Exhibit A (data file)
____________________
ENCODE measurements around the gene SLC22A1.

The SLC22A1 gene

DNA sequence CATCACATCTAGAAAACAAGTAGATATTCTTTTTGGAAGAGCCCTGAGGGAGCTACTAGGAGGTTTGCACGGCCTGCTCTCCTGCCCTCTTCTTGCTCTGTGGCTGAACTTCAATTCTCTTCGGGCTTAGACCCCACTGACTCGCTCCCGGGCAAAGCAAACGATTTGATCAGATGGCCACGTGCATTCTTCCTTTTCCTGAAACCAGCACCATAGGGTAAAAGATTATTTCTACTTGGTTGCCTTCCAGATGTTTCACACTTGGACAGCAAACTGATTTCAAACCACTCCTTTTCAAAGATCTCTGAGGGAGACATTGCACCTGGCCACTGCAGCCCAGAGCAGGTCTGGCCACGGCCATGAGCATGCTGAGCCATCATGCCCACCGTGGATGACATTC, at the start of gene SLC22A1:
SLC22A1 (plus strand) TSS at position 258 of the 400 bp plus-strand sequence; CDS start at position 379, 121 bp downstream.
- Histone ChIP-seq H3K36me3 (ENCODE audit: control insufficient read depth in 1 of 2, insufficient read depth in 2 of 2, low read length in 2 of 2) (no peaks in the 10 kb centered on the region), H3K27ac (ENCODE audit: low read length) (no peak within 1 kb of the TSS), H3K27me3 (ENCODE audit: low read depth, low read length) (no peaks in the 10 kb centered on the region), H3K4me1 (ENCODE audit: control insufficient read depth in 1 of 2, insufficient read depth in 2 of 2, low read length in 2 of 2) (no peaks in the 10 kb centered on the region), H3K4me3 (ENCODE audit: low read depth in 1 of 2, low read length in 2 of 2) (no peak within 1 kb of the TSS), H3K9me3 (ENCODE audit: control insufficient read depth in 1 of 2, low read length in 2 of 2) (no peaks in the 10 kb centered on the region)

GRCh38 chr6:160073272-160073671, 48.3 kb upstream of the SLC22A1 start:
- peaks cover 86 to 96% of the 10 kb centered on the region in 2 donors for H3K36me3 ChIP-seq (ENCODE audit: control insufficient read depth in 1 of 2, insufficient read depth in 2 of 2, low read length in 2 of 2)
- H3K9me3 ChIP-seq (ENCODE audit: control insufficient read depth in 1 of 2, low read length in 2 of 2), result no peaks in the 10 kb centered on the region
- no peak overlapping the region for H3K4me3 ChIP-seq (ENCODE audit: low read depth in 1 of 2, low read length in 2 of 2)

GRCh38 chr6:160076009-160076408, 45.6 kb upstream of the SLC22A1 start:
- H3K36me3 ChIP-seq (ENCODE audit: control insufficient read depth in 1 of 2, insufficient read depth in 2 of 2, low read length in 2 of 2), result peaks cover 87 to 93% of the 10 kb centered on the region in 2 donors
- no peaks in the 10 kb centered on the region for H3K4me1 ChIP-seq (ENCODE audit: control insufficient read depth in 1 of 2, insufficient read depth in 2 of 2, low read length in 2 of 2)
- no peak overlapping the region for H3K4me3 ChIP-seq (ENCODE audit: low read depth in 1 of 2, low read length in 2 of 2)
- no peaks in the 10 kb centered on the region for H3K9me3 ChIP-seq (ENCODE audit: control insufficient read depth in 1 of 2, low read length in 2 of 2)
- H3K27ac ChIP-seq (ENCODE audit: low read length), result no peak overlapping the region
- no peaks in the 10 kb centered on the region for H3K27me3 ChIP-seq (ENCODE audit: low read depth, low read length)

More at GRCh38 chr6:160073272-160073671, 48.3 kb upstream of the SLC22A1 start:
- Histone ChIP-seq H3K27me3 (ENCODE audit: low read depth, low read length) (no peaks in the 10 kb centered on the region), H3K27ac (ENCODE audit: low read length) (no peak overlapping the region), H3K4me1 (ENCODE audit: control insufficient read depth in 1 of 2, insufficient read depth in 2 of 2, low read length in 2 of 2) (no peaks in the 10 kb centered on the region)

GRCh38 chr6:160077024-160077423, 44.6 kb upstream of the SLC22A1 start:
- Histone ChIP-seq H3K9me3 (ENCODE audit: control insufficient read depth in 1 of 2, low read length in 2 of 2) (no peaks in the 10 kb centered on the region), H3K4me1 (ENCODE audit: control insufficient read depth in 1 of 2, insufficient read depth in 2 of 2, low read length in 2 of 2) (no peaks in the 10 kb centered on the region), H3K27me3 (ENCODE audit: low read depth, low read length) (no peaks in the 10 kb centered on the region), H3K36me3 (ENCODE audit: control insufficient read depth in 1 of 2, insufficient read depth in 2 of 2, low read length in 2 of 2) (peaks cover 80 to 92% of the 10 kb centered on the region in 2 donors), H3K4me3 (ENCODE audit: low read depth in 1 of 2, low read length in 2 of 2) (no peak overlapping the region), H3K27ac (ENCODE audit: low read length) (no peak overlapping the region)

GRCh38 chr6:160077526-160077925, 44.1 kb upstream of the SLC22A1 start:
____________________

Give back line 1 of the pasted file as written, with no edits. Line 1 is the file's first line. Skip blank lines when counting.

ENCODE measurements around the gene SLC22A1.